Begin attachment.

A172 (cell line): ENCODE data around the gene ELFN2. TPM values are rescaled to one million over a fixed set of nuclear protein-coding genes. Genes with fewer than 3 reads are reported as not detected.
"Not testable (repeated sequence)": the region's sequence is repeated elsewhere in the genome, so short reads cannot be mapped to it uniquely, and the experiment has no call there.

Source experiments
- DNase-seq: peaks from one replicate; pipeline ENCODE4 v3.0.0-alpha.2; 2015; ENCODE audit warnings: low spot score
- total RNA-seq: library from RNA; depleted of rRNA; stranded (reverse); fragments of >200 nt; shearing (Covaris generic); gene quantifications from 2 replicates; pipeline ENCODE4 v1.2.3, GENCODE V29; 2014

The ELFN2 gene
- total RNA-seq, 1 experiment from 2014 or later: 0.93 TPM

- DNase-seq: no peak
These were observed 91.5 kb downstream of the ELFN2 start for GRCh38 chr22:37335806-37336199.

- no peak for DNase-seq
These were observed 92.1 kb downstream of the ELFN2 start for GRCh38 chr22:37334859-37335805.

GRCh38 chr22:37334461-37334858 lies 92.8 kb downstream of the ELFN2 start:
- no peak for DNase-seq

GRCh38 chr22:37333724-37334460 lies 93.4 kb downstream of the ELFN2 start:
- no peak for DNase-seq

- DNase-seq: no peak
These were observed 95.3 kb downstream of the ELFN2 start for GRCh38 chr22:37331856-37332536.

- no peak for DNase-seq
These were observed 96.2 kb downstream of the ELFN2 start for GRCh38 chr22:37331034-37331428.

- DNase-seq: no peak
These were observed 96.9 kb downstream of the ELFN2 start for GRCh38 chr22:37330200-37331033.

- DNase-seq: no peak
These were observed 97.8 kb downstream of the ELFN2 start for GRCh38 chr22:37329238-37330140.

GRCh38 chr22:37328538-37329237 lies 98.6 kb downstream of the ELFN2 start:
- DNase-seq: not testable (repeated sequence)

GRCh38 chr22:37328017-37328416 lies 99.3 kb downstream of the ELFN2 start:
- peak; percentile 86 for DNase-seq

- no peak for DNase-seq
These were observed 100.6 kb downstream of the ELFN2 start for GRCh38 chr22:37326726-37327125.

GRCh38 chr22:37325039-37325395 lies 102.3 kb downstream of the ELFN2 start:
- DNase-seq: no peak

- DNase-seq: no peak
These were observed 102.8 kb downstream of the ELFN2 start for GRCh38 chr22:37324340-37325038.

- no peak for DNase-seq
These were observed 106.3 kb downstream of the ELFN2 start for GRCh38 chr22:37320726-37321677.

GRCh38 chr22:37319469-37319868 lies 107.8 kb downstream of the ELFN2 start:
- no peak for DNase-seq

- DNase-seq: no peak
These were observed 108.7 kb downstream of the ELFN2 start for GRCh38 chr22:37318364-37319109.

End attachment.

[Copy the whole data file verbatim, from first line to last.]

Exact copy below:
A172 (cell line): ENCODE data around the gene ELFN2. TPM values are rescaled to one million over a fixed set of nuclear protein-coding genes. Genes with fewer than 3 reads are reported as not detected.
"Not testable (repeated sequence)": the region's sequence is repeated elsewhere in the genome, so short reads cannot be mapped to it uniquely, and the experiment has no call there.

Source experiments
- DNase-seq: peaks from one replicate; pipeline ENCODE4 v3.0.0-alpha.2; 2015; ENCODE audit warnings: low spot score
- total RNA-seq: library from RNA; depleted of rRNA; stranded (reverse); fragments of >200 nt; shearing (Covaris generic); gene quantifications from 2 replicates; pipeline ENCODE4 v1.2.3, GENCODE V29; 2014

The ELFN2 gene
- total RNA-seq, 1 experiment from 2014 or later: 0.93 TPM

- DNase-seq: no peak
These were observed 91.5 kb downstream of the ELFN2 start for GRCh38 chr22:37335806-37336199.

- no peak for DNase-seq
These were observed 92.1 kb downstream of the ELFN2 start for GRCh38 chr22:37334859-37335805.

GRCh38 chr22:37334461-37334858 lies 92.8 kb downstream of the ELFN2 start:
- no peak for DNase-seq

GRCh38 chr22:37333724-37334460 lies 93.4 kb downstream of the ELFN2 start:
- no peak for DNase-seq

- DNase-seq: no peak
These were observed 95.3 kb downstream of the ELFN2 start for GRCh38 chr22:37331856-37332536.

- no peak for DNase-seq
These were observed 96.2 kb downstream of the ELFN2 start for GRCh38 chr22:37331034-37331428.

- DNase-seq: no peak
These were observed 96.9 kb downstream of the ELFN2 start for GRCh38 chr22:37330200-37331033.

- DNase-seq: no peak
These were observed 97.8 kb downstream of the ELFN2 start for GRCh38 chr22:37329238-37330140.

GRCh38 chr22:37328538-37329237 lies 98.6 kb downstream of the ELFN2 start:
- DNase-seq: not testable (repeated sequence)

GRCh38 chr22:37328017-37328416 lies 99.3 kb downstream of the ELFN2 start:
- peak; percentile 86 for DNase-seq

- no peak for DNase-seq
These were observed 100.6 kb downstream of the ELFN2 start for GRCh38 chr22:37326726-37327125.

GRCh38 chr22:37325039-37325395 lies 102.3 kb downstream of the ELFN2 start:
- DNase-seq: no peak

- DNase-seq: no peak
These were observed 102.8 kb downstream of the ELFN2 start for GRCh38 chr22:37324340-37325038.

- no peak for DNase-seq
These were observed 106.3 kb downstream of the ELFN2 start for GRCh38 chr22:37320726-37321677.

GRCh38 chr22:37319469-37319868 lies 107.8 kb downstream of the ELFN2 start:
- no peak for DNase-seq

- DNase-seq: no peak
These were observed 108.7 kb downstream of the ELFN2 start for GRCh38 chr22:37318364-37319109.